The God of Hebrew scripture is meant to be an embodiment of what is, of reality as we experience it . . . It is the hope that God is faithful and just that is the subject of ancient Israel’s faith: we hope that despite the frequently harsh reality of our daily experience, there is nonetheless a faithfulness and justice that rules in our world in the end.God hope

God as a promise and a hope, rather than a perfect Being—that, obviously, would be a game changer. Hazony suggests that early Christian philosophers and theologians imposed Greek philosophical categories on theistic belief because they feared that an imperfect God would not attract many followers. Instead, theists have inherited a God spoken of in sweeping idealizations of perfection, a conception whose relationship to the world in which we actually live is impossible to imagine. Traditional theism is losing ground in many parts of our country and the world; as Hazony advises at the end of his column, “surely a more plausible conception of God couldn’t hurt.”

Undoing Babel

Jeanne and I watched a documentary not long ago called “Fierce Light: When Spirit Meets Action,” created, filmed and directed by a man with the fabulous name “Velcrow Ripper.”imagesCAMGJ7EL He is the cousin-in-law of a colleague and friend of Jeanne’s who made the recommendation. The movie was beautifully constructed and filmed, as well as being very thought-provoking. The central thread of the documentary traces various ways in which people seek spiritual growth and reality that are seldom located in traditionally religious frameworks. All this, of course, in the middle of a world that seems to have little concern for matters of the spirit at all. The voices of spirituality, religion, secularism, materialism, power, and greed often are speaking languages so incompatible that our world appears to be little more than a cacophony of white noise at different pitches.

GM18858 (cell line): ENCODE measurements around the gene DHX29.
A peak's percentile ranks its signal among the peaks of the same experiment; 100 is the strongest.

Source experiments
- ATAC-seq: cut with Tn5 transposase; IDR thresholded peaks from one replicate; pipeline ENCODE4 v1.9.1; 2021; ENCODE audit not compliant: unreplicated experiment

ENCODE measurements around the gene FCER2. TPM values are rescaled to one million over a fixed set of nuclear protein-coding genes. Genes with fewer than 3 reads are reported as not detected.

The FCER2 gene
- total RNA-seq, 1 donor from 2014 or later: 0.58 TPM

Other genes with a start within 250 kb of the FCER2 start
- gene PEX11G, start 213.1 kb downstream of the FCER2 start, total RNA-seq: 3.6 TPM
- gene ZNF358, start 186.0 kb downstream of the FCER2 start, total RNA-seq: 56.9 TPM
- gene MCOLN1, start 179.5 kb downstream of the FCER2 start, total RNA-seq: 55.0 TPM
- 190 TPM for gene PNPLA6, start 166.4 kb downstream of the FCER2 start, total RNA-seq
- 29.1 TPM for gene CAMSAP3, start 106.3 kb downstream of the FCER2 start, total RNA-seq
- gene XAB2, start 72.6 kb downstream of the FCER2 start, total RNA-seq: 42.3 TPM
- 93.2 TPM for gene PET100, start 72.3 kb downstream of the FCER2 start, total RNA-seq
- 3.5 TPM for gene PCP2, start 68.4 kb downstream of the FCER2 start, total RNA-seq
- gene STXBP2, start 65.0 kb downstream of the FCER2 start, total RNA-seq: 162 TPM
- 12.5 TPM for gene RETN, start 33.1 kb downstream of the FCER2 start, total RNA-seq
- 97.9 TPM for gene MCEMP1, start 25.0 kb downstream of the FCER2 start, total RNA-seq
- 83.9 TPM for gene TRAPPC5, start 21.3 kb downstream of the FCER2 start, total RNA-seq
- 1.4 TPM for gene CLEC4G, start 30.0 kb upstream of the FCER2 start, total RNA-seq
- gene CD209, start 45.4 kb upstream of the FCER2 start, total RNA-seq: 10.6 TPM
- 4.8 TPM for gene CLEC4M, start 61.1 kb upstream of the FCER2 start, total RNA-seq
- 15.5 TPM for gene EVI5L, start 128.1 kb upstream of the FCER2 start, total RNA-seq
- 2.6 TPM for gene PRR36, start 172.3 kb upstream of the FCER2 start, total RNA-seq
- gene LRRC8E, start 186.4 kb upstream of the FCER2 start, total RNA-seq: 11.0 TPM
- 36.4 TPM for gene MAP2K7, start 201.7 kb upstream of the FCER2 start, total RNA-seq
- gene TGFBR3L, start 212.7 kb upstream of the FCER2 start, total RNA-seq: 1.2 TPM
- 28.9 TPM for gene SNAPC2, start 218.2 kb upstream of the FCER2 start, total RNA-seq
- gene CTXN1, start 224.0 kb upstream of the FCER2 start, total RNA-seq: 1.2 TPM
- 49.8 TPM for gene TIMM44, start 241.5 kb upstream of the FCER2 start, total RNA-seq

The Old Testament reading for Pentecost yesterday is a story that is familiar to many but has probably been actually read by few.  The Tower of Babel tale was part of the first seminar assignment (Genesis 1-25) for one hundred or so freshmen last fall in the interdisciplinary course I teach. These chapters contain stories so seminal and formative—creation, the Garden of Eden, Cain and Abel, Noah and his ark, the call and adventures of Abraham—that it is impossible to do them all justice. So I didn’t try. Hendrik+III+van+Cleve+-+Tower+of+Babel+(Kröller+Müller+Museum)[1]Instead, I focused our seminar attention on the strange story in Genesis 11. Very briefly, it is traditionally interpreted as a story similar to Noah and the flood—human beings are getting uppity and God puts them in their place. Because of their hubris, God scatters people in every direction as well as “confusing their language” so they can no longer understand each other. Just as we can blame Adam and Eve for original sin, so our seeming incapability of understanding or truly communicating with each other is inherited from the people of Babel who thought themselves to be greater than they actually were.